Lawrason’s Take on Vintages January 7th Release: Wintry Argentina Red, Killer Vacqueyras, Charming Chianti, Warm Blooded Toro and Classic NZ Pinot
It was entirely predictable that Vintages first release of 2012 would be focused on cheap wines. Note I did not say “good value” or “bargain” wines. That’s because most are cheap and of average quality – lots of 83 to 86 point scores this time. I would have loved a smart, spiffy collection of $30 wines in the line-up to jazz up a dreary January, but the conventional wisdom at Vintages is that no one buys better wines after Christmas. May I suggest it might only be a convention because Vintages has always thought this way, and of course, no one else is able to provide an alternative or prove otherwise. What they actually could do to cover all the bases is offer a huge January “Boxing Month” sale with prices reduced not only on slow moving stock, but on that same spiffy collection of new stuff. Or would that be irresponsible? I think they call the practice loss leaders in the real world of retailing. Brings boots into the stores.
Despite the overall average-ness I enjoyed tasting this batch of wines. It’s our job as critics to taste it all, constantly calibrating our abilities and scoring range. And it is also our job to still find the best wines, and all the better if they are inexpensive. So on we go to my highlights of this release, whether good values or not.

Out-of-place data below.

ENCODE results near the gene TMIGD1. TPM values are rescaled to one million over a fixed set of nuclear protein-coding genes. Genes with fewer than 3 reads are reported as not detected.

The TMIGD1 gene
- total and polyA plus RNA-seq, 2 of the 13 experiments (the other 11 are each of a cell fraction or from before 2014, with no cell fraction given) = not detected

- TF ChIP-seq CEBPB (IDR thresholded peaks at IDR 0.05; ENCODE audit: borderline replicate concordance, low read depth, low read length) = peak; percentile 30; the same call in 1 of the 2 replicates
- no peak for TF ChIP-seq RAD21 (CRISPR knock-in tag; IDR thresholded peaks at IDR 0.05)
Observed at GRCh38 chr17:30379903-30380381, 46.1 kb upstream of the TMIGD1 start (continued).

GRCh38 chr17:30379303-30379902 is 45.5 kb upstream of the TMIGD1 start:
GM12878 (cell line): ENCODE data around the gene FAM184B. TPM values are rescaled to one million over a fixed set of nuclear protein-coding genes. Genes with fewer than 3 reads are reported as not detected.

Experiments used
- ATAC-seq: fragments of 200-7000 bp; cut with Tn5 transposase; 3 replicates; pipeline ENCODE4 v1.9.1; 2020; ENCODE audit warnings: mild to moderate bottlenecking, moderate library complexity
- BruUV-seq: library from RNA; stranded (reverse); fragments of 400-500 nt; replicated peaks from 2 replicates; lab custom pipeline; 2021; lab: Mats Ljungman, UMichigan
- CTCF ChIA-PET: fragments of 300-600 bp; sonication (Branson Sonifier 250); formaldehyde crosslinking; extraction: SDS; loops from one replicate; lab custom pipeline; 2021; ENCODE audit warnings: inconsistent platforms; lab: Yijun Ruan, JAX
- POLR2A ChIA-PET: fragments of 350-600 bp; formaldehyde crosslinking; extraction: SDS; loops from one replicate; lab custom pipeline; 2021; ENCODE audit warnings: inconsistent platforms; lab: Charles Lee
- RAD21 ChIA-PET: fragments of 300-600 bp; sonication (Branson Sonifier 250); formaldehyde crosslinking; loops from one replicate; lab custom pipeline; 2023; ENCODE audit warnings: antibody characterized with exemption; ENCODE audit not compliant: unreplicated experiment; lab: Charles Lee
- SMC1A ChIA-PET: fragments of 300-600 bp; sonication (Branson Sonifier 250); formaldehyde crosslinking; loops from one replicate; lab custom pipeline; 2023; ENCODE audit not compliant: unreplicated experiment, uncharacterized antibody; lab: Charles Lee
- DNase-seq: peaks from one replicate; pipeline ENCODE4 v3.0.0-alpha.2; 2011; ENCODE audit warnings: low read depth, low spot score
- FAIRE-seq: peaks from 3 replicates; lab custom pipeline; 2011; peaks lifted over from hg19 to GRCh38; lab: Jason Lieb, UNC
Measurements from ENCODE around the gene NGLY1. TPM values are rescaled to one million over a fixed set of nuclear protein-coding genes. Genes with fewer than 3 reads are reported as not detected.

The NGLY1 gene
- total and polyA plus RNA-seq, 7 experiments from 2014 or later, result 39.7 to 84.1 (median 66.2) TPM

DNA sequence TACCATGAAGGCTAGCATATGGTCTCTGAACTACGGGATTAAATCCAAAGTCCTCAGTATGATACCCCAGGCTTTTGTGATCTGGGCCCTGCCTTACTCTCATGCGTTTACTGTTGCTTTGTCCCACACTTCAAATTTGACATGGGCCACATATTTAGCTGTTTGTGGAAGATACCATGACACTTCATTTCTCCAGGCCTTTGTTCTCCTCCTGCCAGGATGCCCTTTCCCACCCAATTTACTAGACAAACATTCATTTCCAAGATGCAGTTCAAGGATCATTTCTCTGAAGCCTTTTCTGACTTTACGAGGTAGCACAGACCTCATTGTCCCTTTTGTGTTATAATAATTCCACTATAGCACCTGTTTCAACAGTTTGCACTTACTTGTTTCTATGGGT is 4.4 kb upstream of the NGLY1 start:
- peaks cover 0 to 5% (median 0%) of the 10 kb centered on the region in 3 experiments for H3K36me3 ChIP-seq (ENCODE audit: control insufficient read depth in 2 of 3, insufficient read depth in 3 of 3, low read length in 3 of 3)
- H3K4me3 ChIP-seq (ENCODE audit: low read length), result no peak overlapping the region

Wintry Argentina Reds
There is a promising selection of Argentine reds – a great mid-winter style combining richness and softness that warms and soothes. But a couple of those promising wines were held back by a touch of earthiness that is perhaps cork related – an issue I found to be fairly prevalent in Argentina having tasted hundreds of reds before, during and after my trip there in late November. But there were a couple of delicious wines, that are also great value. TRIVENTO 2009 AMADO SUR MALBEC / BONARDA / SYRAH ($15.00) is a rich, polished and vibrant red that defines modern thinking and winemaking in Mendoza. Blends that contain bonarda – which has higher acidity than malbec – are becoming all the rage, and deservedly so. The grape is inexpensive and it adds vibrancy and violet like florality whereever it goes. FINCA FLICHMAN 2009 GESTOS MALBEC ($14.95) is more traditional but solid, structured and complex for the price. For my money Flichman is one of the finest, historical houses, located in the flat, visually boring lower altitude Barrances district in Maipu southest of Mendoza. But that dusty ground harbours a stony old riverbed soils that churn out some sturdy reds.